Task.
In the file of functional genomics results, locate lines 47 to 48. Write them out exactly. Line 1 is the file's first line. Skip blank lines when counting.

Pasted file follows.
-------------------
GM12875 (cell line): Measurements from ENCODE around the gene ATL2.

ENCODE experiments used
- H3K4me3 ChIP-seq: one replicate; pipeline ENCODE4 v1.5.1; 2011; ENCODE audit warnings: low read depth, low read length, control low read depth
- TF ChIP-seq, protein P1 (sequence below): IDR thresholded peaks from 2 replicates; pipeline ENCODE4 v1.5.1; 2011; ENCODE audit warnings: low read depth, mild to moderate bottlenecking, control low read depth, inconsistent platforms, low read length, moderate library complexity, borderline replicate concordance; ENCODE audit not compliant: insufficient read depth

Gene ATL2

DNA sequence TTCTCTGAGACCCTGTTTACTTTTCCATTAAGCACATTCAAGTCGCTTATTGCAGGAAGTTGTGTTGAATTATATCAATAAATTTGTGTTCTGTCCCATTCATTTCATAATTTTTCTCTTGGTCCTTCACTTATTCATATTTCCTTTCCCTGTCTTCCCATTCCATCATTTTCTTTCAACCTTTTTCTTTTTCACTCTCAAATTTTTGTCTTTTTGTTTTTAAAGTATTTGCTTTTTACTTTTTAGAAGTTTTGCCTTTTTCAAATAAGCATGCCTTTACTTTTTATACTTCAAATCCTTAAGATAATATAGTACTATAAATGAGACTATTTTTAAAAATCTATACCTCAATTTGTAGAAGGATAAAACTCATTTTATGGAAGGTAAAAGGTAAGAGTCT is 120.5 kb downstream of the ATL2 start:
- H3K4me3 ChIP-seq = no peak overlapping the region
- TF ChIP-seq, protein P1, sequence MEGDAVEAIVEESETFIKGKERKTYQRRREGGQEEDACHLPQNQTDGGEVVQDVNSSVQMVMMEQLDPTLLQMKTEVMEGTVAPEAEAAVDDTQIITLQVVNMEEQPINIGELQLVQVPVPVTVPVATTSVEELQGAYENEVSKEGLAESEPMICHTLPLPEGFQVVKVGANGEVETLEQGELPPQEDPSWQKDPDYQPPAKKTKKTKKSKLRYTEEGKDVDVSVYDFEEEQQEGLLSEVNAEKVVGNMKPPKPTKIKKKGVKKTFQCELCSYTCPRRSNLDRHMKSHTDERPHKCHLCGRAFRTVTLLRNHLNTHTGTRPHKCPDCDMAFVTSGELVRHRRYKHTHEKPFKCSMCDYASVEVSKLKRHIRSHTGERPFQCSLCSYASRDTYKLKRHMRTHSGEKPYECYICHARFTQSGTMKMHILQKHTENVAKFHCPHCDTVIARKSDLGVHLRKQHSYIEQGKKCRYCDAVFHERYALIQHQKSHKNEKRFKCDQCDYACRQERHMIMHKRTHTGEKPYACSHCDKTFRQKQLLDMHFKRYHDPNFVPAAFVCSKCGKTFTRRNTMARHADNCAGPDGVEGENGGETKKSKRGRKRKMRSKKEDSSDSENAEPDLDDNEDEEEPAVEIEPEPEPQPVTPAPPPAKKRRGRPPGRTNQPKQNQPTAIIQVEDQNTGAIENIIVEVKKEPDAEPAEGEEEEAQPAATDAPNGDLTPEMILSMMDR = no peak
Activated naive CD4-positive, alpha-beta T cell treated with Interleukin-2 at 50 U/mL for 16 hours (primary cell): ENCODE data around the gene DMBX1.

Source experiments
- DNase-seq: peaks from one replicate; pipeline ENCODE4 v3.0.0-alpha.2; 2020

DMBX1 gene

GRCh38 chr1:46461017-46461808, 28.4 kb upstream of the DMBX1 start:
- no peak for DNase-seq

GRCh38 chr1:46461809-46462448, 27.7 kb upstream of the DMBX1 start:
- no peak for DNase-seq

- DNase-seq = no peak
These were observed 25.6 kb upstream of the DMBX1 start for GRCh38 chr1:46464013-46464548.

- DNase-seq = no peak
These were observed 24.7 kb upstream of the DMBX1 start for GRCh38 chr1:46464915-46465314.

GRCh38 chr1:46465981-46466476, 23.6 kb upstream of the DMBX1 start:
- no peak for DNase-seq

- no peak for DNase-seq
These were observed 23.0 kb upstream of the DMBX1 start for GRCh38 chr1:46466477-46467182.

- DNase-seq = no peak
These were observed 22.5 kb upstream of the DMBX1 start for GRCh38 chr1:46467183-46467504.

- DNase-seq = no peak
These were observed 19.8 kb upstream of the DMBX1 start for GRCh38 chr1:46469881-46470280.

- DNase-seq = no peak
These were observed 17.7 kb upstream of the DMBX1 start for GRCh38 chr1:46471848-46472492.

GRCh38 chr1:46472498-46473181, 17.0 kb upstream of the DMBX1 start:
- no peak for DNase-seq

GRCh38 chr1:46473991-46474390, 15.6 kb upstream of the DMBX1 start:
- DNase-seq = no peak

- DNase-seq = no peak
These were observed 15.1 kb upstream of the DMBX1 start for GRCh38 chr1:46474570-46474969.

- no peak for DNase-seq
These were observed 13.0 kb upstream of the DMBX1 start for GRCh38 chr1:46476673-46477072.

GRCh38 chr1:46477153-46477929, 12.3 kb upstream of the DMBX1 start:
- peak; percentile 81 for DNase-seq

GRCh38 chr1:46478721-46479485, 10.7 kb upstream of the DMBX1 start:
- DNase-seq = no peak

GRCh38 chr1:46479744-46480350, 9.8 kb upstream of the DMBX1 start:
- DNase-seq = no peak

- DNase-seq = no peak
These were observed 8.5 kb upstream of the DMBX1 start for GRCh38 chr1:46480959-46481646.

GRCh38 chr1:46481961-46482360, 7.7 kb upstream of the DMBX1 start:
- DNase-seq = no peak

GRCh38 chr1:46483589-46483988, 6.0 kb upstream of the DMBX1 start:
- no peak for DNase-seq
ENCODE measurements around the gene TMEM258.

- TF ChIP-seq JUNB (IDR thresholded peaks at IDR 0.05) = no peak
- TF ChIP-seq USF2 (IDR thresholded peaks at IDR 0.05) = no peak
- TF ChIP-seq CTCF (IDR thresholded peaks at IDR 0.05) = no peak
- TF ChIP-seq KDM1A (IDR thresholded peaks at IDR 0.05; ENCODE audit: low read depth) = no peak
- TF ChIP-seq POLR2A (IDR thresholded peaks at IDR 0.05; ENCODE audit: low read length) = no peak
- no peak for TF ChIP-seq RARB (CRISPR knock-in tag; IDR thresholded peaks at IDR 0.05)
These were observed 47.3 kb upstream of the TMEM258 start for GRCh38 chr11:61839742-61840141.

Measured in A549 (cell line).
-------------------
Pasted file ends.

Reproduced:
GRCh38 chr1:46481961-46482360, 7.7 kb upstream of the DMBX1 start:
- DNase-seq = no peak